I have been on a self-improvement drive for some time now. I feel like i need to be more efficient with my time as it is a non-renewable resource. I am not getting it back and hence I try to get most out of every moment.
I am also very ambitious and expect the best from myself. This sounds good but is very taxing, constantly trying to improve yourself takes a toll in some way. But still, I do it.
On asking questions-
I read this HBR article that talked about asking questions and why it is important.
Asking questions with a genuine interest in knowing more helps us understand the subject and people deeply. The type, tone, sequence, and the way questions are framed matter a lot. Following are the few steps which I have identified that helped me in implementing this:
1. Asses your gathering, the kind of people you will negotiate with. Spend sometime before the meeting to first understand what you want and what they want. Think about how can this meeting be a win-win for both. Find ways to make it a positive sum game. And meet with an open mind.
2. You can begin with open-ended questions. It will help in opening up and pave way for the tougher, sensitive questions. Look at it as a trust-building exercise.
3. If you are in a deep negotiation where open-ended questions will not mislead be direct.
4. You can also think about how you sequence your questions. Easy to hard mostly works.
5. Be mindful of how you frame your questions. Sometimes asking a question positively might not get you the right answer (“Are people leaving the company?”. Questions that will require a negative answer works best in this situation (“What was the attrition rate in the last quarter”?). You might get the truth.
6. Be genuine.
On how to form an opinion.
We as a species form an opinion very fast even without understanding the topic deeply. Most of us live in a reactive state and hence are very quick in judging and forming views on almost everything.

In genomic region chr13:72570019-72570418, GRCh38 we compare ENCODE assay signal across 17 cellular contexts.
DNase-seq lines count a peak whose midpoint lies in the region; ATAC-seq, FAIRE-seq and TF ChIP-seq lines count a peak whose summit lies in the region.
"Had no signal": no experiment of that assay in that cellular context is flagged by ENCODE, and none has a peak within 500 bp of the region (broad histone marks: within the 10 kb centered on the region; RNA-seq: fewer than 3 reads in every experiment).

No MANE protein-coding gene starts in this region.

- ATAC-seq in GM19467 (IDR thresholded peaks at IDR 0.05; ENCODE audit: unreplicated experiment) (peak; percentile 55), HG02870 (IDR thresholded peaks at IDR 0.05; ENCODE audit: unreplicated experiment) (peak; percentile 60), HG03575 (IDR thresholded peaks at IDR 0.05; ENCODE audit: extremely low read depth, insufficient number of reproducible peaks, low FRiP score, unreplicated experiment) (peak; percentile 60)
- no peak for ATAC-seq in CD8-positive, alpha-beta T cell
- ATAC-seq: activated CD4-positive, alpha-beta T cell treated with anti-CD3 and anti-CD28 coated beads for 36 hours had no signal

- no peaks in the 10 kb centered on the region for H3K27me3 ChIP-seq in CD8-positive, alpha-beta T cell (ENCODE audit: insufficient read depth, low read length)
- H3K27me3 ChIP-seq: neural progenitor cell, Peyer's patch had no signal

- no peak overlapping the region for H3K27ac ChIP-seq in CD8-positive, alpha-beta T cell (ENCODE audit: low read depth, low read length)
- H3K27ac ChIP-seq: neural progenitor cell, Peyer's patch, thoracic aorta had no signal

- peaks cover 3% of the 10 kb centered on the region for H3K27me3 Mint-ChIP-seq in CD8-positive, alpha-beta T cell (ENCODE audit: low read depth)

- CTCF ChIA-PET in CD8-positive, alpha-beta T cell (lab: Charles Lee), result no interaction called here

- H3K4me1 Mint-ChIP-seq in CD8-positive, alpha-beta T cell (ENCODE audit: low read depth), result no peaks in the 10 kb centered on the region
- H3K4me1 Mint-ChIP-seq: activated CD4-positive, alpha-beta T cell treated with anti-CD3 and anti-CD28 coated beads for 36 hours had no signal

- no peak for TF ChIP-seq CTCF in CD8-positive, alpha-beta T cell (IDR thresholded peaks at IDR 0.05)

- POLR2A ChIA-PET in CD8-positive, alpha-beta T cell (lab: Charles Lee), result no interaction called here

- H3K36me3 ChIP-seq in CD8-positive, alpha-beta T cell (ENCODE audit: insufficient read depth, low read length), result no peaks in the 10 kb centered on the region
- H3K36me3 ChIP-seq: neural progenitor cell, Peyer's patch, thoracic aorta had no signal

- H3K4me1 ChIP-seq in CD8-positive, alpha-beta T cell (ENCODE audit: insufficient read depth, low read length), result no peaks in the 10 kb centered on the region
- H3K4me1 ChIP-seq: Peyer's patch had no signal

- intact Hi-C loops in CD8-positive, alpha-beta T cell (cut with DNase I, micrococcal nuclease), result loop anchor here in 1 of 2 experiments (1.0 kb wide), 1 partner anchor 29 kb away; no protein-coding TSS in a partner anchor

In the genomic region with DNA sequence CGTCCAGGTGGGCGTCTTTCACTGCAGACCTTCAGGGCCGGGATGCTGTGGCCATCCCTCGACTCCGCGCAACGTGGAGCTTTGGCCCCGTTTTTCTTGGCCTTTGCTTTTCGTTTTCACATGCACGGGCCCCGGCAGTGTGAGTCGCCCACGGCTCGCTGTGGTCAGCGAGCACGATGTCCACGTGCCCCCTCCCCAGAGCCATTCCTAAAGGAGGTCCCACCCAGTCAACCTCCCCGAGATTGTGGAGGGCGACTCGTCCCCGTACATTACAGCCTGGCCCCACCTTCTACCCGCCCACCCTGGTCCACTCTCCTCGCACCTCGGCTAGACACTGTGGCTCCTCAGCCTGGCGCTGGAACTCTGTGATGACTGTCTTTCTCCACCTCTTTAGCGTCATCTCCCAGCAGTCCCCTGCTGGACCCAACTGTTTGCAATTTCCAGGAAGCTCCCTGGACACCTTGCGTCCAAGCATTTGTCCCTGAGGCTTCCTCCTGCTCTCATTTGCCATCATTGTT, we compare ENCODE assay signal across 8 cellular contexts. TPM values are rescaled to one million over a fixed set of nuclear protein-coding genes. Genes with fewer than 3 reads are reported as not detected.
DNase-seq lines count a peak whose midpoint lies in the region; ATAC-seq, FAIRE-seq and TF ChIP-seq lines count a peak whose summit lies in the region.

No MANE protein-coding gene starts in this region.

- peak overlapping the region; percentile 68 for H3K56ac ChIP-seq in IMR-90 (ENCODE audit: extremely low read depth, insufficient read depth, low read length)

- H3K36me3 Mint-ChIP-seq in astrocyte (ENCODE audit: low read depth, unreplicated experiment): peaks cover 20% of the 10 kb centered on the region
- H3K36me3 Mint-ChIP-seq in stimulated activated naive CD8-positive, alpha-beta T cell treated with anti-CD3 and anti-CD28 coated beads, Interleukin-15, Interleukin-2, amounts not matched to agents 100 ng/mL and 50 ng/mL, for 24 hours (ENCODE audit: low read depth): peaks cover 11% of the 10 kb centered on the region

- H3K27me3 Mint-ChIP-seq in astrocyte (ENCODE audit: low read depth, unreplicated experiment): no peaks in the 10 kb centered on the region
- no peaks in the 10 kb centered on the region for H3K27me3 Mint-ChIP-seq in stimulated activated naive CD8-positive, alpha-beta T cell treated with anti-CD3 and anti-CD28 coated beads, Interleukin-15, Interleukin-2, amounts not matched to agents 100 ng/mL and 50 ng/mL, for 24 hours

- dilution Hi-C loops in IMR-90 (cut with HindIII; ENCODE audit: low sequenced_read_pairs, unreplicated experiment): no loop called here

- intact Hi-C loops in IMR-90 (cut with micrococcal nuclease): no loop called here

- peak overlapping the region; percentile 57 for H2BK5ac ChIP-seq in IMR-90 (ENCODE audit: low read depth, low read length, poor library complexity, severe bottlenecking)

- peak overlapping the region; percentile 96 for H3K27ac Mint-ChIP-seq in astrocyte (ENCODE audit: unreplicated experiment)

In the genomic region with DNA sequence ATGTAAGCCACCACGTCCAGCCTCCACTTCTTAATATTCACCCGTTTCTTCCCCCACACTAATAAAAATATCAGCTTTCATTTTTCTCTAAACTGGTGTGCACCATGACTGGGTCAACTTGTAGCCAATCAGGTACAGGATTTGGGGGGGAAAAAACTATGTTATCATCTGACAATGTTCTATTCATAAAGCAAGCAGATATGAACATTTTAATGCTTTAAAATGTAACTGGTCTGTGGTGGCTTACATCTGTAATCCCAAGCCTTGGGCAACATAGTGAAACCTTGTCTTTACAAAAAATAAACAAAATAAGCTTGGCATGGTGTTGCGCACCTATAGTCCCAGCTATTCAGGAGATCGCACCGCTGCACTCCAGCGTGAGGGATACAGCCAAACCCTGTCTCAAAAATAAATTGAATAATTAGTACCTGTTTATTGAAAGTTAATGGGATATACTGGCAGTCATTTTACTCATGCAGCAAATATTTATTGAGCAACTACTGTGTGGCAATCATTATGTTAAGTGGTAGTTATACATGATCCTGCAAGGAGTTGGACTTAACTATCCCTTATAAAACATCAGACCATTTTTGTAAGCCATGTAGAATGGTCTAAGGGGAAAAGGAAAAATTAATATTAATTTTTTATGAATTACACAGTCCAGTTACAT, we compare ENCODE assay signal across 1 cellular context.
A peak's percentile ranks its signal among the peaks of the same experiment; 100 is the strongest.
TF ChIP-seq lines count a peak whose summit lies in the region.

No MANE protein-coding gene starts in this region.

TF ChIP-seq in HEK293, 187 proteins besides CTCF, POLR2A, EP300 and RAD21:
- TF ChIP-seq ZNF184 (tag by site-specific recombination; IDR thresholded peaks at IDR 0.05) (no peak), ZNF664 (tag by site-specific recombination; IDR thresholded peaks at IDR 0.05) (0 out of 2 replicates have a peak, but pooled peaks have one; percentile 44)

I have been operating slightly differently from a couple of years on this whole “forming a view” thing and on the need to always have an opinion.
We all have limited time and energy. We need to prioritize and choose what we want to do. Having an opinion on something involves a lot of hard work. As per Charlie Munger to form a point of view (opinion) you should be able to state the arguments better than the opponents. This is when you are entitled to hold an opinion. And it is a lot of work. When I understood this I stopped having opinions on a lot of things. I identified topics which are important to me personally and at work, choose the battles I want to pick and worked hard to have a point of view on each of them. The number is very low but the argument is strong.
I don’t think we need to have an opinion on everything. Do what matters to you and takes you forward. From an organization perspective, you might feel pushed to form a view on everything. I would suggest choosing your battles here. The one that will have the maximum impact. Simply follow the Pareto principle and have a strong view on it and how it should happen.
I am doing the same. And saving a lot of energy. Your manager and people around you might not understand this way of working but it should become clear once they can see the outcomes. Do what is important. And do it fast.